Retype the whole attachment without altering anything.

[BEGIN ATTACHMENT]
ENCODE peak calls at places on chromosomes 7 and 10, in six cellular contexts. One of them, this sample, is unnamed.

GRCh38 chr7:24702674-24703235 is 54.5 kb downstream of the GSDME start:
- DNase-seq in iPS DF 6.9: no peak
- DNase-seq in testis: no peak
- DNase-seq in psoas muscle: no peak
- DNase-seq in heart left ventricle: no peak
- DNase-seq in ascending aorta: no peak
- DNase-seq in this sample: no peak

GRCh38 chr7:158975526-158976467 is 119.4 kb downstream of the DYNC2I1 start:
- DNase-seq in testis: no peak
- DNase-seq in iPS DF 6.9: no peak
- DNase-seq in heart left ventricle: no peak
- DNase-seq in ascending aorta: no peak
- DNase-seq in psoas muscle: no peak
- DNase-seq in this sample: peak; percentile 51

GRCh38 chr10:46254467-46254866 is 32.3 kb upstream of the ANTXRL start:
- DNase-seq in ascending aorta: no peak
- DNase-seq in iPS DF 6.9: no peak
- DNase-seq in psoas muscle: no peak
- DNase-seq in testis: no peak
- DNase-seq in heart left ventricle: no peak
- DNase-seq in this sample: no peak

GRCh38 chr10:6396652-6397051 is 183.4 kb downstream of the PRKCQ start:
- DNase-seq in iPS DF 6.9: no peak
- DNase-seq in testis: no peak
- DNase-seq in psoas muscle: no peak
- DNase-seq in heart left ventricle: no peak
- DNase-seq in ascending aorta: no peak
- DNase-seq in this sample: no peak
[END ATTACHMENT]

ENCODE peak calls at places on chromosomes 7 and 10, in six cellular contexts. One of them, this sample, is unnamed.

GRCh38 chr7:24702674-24703235 is 54.5 kb downstream of the GSDME start:
- DNase-seq in iPS DF 6.9: no peak
- DNase-seq in testis: no peak
- DNase-seq in psoas muscle: no peak
- DNase-seq in heart left ventricle: no peak
- DNase-seq in ascending aorta: no peak
- DNase-seq in this sample: no peak

GRCh38 chr7:158975526-158976467 is 119.4 kb downstream of the DYNC2I1 start:
- DNase-seq in testis: no peak
- DNase-seq in iPS DF 6.9: no peak
- DNase-seq in heart left ventricle: no peak
- DNase-seq in ascending aorta: no peak
- DNase-seq in psoas muscle: no peak
- DNase-seq in this sample: peak; percentile 51

GRCh38 chr10:46254467-46254866 is 32.3 kb upstream of the ANTXRL start:
- DNase-seq in ascending aorta: no peak
- DNase-seq in iPS DF 6.9: no peak
- DNase-seq in psoas muscle: no peak
- DNase-seq in testis: no peak
- DNase-seq in heart left ventricle: no peak
- DNase-seq in this sample: no peak

GRCh38 chr10:6396652-6397051 is 183.4 kb downstream of the PRKCQ start:
- DNase-seq in iPS DF 6.9: no peak
- DNase-seq in testis: no peak
- DNase-seq in psoas muscle: no peak
- DNase-seq in heart left ventricle: no peak
- DNase-seq in ascending aorta: no peak
- DNase-seq in this sample: no peak